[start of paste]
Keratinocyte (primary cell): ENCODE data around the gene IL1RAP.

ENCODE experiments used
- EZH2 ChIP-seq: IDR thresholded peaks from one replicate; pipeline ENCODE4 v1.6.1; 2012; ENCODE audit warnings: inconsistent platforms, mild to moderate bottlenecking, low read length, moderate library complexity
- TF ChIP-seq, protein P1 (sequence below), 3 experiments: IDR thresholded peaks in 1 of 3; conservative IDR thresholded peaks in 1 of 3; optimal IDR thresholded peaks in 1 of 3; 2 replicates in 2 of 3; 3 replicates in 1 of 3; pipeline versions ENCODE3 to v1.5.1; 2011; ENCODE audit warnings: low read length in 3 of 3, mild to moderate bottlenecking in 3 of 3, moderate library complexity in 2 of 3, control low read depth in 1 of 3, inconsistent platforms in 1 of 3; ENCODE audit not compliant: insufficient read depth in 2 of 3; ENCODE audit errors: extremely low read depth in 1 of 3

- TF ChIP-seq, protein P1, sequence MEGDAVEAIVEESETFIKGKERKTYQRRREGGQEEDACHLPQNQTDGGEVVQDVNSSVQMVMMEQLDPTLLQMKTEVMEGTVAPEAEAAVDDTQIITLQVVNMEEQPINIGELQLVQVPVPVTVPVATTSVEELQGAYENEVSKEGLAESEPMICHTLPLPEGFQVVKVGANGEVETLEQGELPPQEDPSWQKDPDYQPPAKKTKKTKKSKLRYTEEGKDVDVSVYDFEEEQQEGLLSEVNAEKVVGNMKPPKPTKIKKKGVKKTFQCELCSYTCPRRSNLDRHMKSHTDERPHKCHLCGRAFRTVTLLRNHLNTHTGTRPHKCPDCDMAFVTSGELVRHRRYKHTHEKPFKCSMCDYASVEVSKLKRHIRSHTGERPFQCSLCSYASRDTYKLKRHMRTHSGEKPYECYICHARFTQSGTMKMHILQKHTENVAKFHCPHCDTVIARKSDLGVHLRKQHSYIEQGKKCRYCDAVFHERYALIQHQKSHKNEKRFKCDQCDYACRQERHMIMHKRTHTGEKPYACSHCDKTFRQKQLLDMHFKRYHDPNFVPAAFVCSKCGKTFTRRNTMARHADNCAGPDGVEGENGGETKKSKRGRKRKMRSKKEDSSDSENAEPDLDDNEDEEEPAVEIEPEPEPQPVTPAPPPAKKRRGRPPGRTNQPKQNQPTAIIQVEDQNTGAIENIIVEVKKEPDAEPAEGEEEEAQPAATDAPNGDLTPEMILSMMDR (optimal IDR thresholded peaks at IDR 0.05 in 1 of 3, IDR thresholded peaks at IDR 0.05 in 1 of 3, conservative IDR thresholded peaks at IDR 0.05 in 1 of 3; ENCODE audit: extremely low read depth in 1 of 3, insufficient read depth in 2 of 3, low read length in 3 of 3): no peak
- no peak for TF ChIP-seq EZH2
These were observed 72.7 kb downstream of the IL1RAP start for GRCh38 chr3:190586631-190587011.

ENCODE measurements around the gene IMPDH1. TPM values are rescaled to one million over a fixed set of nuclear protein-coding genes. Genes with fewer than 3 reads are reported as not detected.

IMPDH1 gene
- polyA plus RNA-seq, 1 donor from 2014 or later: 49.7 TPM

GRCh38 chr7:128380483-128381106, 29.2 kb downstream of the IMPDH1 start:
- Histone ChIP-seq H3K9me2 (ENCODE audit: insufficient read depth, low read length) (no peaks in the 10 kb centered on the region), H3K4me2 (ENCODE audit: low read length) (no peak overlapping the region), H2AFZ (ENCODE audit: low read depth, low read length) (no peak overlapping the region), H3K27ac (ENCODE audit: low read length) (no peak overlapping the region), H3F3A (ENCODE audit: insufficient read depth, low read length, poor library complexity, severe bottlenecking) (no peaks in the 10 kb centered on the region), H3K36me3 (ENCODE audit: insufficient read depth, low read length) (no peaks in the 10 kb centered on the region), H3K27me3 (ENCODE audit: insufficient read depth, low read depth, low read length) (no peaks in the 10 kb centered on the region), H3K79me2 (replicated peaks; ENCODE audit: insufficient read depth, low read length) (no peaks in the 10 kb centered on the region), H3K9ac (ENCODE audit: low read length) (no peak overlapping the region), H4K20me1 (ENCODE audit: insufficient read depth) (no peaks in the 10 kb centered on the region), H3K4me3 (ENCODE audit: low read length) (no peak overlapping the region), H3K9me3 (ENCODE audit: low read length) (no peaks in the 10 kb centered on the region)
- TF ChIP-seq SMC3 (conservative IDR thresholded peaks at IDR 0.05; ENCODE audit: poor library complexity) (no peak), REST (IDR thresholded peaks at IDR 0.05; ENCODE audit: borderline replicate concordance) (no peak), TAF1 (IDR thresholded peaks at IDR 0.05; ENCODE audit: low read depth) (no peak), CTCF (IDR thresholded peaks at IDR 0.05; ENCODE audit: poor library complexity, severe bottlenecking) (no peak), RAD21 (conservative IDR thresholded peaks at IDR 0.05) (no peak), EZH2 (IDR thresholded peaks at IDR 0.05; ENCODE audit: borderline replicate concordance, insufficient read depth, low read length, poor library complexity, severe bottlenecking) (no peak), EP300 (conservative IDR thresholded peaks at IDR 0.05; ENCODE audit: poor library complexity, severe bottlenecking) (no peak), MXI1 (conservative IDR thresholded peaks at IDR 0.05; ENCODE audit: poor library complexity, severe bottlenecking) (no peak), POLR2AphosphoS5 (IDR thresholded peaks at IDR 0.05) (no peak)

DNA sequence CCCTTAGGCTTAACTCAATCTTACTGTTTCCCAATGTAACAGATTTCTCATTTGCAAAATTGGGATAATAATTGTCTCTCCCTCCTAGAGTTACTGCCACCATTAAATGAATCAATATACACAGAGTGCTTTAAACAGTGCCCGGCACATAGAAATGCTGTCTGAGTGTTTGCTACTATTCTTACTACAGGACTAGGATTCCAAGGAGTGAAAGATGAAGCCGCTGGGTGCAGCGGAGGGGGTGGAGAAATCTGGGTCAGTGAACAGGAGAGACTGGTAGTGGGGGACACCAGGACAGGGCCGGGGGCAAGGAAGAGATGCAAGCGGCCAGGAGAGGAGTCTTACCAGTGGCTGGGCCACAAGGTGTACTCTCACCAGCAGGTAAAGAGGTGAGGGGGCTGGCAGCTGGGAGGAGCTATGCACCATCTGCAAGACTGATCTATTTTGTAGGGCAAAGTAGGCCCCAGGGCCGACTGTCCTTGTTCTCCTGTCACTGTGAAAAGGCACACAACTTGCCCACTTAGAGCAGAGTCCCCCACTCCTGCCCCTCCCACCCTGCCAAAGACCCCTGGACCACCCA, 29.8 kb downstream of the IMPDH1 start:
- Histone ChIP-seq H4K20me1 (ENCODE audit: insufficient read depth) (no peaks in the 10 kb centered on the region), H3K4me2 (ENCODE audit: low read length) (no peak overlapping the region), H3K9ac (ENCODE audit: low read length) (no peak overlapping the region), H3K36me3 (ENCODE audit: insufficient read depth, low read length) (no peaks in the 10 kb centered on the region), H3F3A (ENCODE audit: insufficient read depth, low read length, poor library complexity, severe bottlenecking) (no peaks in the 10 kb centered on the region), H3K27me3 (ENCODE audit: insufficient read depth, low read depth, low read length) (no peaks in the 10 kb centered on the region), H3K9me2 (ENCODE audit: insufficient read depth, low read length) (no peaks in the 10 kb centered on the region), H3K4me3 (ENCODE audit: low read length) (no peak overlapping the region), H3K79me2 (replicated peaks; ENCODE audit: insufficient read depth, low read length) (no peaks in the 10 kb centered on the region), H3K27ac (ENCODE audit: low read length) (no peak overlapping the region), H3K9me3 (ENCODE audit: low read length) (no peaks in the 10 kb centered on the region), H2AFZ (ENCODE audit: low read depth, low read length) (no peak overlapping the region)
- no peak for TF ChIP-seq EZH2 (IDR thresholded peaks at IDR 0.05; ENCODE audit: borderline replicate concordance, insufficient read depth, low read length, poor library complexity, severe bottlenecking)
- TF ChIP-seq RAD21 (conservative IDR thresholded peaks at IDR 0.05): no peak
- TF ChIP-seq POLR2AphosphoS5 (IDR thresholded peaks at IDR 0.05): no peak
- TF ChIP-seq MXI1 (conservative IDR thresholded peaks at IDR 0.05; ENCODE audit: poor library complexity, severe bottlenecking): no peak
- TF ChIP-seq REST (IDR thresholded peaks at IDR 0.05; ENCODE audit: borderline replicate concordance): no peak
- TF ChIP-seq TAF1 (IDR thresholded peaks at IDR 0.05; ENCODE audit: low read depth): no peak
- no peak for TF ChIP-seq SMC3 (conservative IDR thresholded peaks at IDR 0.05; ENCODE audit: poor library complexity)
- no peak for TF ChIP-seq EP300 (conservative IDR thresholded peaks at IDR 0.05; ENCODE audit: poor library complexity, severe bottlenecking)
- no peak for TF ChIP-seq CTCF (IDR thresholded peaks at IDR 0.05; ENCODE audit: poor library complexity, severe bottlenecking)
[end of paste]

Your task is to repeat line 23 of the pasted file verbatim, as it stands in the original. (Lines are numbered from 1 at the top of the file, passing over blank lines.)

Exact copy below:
- no peak for TF ChIP-seq EP300 (conservative IDR thresholded peaks at IDR 0.05; ENCODE audit: poor library complexity, severe bottlenecking)